Originally Posted by jasonmt
If your best argument is that the DR & KLR are better hauling some camping gear over "rough ground" as a 25-30 year old dirt bike you really have a pretty weak argument given how far things have came since the mid eighties and the plethora of options available with suspension, brakes and power plants that uses 25 year newer technology.
Now if you want to make the argument that the DR & KLR are cheap, readily available and as complicated as a hammer to work on you might have an believable argument though one that should also mention the words overweight, underpowered, under-suspended and under-braked in relationship to their more modern competition.
There still aren't many bikes sold in this country as versatile as the big DR or KLR. Bikes you can ride in singletrack typically aren't going to haul a passenger and luggage very well down the slab at 70MPH+ for 50K+ reliable miles, and these bikes can rail in tight twisties on pavement too. Bikes that can fly slab all day at 70MPH+ typically don't do well on dirt more technical than a gravel road. The DR and KLR are more capable on dirt than that, especially with a few intelligent mods. They can actually be ridden like chunky dirtbikes, by mere mortals even.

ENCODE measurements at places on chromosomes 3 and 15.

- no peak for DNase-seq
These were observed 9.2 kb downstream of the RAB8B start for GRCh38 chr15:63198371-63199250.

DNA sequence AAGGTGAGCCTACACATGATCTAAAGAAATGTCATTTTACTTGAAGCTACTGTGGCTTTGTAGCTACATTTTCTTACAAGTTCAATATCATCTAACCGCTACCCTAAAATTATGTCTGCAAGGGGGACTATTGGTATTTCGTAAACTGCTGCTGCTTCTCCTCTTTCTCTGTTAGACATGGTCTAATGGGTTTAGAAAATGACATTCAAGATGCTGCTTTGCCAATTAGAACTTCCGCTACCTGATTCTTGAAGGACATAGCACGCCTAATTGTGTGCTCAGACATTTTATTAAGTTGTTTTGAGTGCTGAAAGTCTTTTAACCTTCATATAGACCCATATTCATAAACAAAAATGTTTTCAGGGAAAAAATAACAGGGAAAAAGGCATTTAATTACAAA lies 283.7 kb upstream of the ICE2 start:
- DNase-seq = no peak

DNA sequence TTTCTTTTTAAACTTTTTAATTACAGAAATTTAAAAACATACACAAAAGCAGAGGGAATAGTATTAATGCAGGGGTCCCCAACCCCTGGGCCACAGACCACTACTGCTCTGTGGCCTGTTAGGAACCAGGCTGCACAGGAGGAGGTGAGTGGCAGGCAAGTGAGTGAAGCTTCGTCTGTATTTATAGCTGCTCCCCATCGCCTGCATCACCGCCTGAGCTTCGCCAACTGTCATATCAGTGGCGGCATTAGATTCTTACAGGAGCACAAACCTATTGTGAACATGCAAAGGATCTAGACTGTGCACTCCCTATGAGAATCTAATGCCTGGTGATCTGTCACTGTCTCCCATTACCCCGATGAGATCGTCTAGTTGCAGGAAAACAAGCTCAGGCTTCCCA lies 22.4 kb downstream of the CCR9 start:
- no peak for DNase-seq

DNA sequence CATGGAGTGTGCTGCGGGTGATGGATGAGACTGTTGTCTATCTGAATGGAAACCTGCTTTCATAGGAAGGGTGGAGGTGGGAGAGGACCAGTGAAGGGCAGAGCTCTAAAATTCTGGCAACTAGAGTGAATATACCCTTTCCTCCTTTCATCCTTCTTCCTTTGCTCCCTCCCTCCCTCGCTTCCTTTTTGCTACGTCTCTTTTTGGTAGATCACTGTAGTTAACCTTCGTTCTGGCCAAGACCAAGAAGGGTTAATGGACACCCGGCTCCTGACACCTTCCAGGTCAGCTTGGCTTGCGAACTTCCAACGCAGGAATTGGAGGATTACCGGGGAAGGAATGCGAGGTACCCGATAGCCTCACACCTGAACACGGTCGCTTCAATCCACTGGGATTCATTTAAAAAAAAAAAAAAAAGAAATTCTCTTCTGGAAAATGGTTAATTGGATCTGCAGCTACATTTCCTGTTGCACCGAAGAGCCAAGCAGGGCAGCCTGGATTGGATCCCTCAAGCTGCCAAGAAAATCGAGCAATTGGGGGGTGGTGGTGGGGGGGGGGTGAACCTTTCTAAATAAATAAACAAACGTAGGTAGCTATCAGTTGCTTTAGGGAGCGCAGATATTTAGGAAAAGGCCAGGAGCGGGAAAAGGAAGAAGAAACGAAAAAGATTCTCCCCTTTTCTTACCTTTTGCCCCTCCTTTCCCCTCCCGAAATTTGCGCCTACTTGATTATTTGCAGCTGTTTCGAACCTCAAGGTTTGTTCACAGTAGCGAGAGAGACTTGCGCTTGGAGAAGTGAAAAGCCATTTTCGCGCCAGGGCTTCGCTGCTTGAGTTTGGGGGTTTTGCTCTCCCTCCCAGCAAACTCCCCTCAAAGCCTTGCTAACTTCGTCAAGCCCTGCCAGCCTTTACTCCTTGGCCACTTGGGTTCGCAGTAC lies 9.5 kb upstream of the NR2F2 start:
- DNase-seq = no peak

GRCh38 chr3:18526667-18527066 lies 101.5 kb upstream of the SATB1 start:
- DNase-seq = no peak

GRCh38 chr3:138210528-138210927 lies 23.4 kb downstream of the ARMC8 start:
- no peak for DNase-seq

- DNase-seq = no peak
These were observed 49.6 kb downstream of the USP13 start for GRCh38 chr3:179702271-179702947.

Things have come so far as to be truly "better" at versatility? We're offered 250s now that weigh over 300lb+ curb and have a 36" seat height. We're offered subframes that can't handle a 24" duffel bag. We have EFI with sketchy off-idle manners and questionable fuelpumps. We now have dinky fueltanks that can't be upgraded easily/cheaply. We have delicate radiators and finicky waterpumps. We have extra pork that pushes 650 thumpers over 400lb. The power is great, but how does it run on barrel gas and how well does it crash? We're offered close-ratio trannies. On a DUALsport?
A lot of these other bikes might be great, but their focus is usually considerably narrower.